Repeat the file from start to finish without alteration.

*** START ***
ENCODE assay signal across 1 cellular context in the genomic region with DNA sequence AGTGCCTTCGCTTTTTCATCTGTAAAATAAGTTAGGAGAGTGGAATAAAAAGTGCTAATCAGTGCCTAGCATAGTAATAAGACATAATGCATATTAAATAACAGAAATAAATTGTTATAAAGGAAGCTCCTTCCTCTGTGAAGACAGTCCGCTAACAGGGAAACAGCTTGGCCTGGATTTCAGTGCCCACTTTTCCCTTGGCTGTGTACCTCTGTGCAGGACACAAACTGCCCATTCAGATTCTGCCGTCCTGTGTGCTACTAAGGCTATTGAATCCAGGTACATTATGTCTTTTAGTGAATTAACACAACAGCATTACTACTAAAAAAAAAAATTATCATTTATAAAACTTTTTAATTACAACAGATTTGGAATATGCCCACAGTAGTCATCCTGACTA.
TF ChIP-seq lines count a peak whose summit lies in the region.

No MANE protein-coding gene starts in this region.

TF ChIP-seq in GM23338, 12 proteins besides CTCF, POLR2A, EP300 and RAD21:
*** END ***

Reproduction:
ENCODE assay signal across 1 cellular context in the genomic region with DNA sequence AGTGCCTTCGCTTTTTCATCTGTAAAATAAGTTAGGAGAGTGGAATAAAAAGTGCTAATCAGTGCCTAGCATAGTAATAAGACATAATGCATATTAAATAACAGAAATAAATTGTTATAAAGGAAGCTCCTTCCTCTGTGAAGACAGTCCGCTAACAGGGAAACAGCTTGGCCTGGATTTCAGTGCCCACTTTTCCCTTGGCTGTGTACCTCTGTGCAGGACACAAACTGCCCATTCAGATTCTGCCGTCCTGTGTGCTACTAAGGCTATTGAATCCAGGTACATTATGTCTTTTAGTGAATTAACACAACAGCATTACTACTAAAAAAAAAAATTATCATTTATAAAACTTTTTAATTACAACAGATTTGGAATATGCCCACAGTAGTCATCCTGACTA.
TF ChIP-seq lines count a peak whose summit lies in the region.

No MANE protein-coding gene starts in this region.

TF ChIP-seq in GM23338, 12 proteins besides CTCF, POLR2A, EP300 and RAD21: